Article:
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February 15, 2013


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Alumni Events

Alumni have many opportunities to reconnect with UC Merced each year through on-campus and regional events. View the events calendar.

Alumni Highlight

Alumnus Puts Education and Experience to use at Honeywell

Evelyn HoyoFor Evelyn Hoyo, who earned a bachelor’s degree in computer science and engineering in 2012, joining the UC Merced Alumni Association Board was a natural step.

As a student, she was very involved on campus with activities including Greek life, studying abroad and the School of Engineering, including founding the Theta Tau Professional Engineering Fraternity.

Hoyo hopes to help create more programs that connect the board to current students.

“It’s important that we have a connection before students graduate,” she said.
Her vision is to provide opportunities for students to be mentored by alumni so they serve as a resource and connect students with their networks.


Go to events.ucmerced.edu to find out what’s happening on campus now.

Human Rights Film Series: “It's a Girl” – Feb. 15

The seventh annual UC Merced Human Rights Film Series continues Feb. 15 with "It's a Girl."

Sponsored by the School of Social Sciences, Humanities and Arts, the Center for Research in the Humanities and Arts, and the Office of Student Life, the films look at human rights issues around the world. Each film begins at 7 p.m in Classroom and Office Building Room 116. The screenings are free and open to the public.

Arts UC Merced Presents “Black n Blue Boys/Broken Men” — Feb. 23

"Black n Blue Boys/Broken MenA powerful one-woman play that explores the troubling world of physical and sexual abuse debuts Feb. 23 as part of Arts UC Merced Presents.

“Black n Blue Boys/Broken Men,” written and performed by actress/poet/playwright Dael Orlandersmith, tells the often difficult and uncomfortable stories of six boys and men who have seen, suffered or committed abuse.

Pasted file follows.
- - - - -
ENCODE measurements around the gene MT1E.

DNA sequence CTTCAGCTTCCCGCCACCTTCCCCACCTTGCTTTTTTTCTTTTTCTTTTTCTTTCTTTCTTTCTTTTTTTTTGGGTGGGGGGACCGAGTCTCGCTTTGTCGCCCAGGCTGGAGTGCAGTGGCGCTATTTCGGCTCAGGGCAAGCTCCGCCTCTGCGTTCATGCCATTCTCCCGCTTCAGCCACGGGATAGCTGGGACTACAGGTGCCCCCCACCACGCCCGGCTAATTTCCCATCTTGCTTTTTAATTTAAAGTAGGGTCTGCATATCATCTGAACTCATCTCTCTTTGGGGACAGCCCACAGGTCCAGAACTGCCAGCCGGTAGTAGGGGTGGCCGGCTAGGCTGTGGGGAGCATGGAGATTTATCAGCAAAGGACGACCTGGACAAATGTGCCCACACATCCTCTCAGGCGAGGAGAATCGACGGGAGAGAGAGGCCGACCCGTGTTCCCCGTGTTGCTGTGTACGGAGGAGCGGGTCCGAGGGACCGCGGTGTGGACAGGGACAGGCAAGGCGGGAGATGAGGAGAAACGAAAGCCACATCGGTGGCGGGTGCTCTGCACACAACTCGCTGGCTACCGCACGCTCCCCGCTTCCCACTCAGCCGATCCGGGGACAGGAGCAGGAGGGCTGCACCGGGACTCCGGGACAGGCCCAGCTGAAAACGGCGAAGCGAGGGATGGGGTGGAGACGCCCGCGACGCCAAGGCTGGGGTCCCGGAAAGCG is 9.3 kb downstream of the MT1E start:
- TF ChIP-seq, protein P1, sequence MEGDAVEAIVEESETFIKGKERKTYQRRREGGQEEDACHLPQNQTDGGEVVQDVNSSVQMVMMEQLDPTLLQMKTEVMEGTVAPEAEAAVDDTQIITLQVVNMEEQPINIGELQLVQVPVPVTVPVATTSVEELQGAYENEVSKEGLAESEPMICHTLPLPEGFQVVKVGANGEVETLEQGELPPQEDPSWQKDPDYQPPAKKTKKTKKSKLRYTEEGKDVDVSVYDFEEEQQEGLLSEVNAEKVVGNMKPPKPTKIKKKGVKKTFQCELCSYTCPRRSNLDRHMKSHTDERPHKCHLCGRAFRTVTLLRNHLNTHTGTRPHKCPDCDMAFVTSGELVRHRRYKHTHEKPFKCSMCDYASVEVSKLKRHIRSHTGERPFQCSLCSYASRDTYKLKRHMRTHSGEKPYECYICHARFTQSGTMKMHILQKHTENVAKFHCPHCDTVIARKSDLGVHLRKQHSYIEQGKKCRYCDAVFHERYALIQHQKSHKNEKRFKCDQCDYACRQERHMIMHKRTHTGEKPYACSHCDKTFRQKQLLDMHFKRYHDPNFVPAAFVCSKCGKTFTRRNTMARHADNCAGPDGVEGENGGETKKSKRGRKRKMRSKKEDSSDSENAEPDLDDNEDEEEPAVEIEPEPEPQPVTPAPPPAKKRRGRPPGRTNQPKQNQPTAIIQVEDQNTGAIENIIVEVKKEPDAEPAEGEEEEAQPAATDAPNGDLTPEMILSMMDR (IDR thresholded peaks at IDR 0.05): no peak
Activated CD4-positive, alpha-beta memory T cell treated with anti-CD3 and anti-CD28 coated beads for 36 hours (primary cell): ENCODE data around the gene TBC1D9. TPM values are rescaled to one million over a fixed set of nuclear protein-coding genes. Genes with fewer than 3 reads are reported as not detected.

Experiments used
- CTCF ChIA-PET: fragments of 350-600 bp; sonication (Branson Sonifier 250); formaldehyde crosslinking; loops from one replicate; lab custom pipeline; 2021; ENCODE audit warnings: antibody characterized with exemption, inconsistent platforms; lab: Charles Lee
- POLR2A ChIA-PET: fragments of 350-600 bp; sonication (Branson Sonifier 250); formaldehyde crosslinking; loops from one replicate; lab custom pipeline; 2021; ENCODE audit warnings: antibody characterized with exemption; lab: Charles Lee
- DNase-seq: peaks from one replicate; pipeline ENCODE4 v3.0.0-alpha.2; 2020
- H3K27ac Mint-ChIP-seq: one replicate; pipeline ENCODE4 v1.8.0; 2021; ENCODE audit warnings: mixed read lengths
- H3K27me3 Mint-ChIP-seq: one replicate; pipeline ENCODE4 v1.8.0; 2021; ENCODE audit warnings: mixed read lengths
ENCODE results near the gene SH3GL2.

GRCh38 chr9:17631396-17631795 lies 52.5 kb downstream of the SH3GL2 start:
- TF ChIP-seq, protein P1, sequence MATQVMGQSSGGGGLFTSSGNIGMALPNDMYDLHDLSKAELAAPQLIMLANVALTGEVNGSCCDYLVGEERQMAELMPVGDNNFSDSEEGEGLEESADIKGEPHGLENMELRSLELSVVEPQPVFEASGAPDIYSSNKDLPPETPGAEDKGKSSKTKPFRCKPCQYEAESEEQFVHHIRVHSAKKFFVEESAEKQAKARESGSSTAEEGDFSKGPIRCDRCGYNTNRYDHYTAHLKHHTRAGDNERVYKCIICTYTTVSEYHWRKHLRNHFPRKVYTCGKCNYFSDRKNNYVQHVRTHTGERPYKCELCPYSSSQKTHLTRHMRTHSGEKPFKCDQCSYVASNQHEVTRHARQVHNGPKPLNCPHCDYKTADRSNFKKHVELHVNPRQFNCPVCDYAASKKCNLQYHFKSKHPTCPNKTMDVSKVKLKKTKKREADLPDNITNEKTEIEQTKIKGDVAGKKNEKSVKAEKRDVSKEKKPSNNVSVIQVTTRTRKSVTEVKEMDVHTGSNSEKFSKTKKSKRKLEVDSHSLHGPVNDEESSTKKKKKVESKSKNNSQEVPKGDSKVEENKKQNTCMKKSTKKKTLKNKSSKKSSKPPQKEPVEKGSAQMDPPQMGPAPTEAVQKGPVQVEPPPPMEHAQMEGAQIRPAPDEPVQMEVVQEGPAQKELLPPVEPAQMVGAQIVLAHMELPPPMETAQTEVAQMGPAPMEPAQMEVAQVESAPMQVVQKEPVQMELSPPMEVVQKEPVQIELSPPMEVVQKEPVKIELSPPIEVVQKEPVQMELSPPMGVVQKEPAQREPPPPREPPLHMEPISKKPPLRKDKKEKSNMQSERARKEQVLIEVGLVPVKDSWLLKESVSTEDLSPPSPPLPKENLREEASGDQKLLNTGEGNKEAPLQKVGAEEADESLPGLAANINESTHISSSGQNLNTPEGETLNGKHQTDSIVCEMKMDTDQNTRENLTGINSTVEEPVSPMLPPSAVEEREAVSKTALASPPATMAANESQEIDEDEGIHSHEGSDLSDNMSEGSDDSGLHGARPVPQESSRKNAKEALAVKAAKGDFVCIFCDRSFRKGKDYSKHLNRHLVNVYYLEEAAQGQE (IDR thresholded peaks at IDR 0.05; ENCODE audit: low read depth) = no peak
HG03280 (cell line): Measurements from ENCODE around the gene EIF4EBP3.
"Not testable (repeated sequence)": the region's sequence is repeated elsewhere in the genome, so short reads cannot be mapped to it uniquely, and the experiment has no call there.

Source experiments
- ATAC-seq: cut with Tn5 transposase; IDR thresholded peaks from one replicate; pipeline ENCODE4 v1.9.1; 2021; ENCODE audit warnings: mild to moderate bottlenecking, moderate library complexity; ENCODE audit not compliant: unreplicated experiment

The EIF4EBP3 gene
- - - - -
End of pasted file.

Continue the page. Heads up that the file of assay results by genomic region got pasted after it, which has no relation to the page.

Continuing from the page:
University Friends Circle — March 5

The University Friends Circle meets from 5:30 to 7 p.m. March 5 at the Vista Ranch and Cellars at 7326 E. Highway 140, Merced. Professor Eric Rolland from UC Merced’s Ernest and Julio Gallo Management Program and School of Engineering will speak about entrepreneurial management.


UC Merced Men's Basketball Team: Where Greatness Begins
View the video
View the video


UC Merced provides unparalleled academic and staff opportunities, as well as opportunities for vendors and contractors who are helping to build the university. Check our online listings often.


Total amount of awards in January:

Total amount of awards from July 1, 2012 to Jan. 30, 2013:



Professor’s Paper Shows Dramatic Effects of Mountaintop Mining on Climate

Elliott CampbellSchool of Engineering Professor Elliott Campbell has co-authored a paper showing that mountaintop removal mining will dramatically accelerate the regional effects of global warming by turning natural carbon sinks into sources of carbon emissions, some within the next 15 years.

On top of the toxic side-effects of coal mining, the associated hazards and the biggest problem with coal – the greenhouse gas emissions that come from burning it – the switch from sink to source is an issue that could prompt policymakers to reconsider where they stand on mining.

This finding comes at a time when the federal government is at least partially focused on various energy sources and President Barack Obama takes an “all of the above” approach to supplying the country’s power needs. Campbell’s work provides another entry point into the conversation about what some call “clean coal technology.”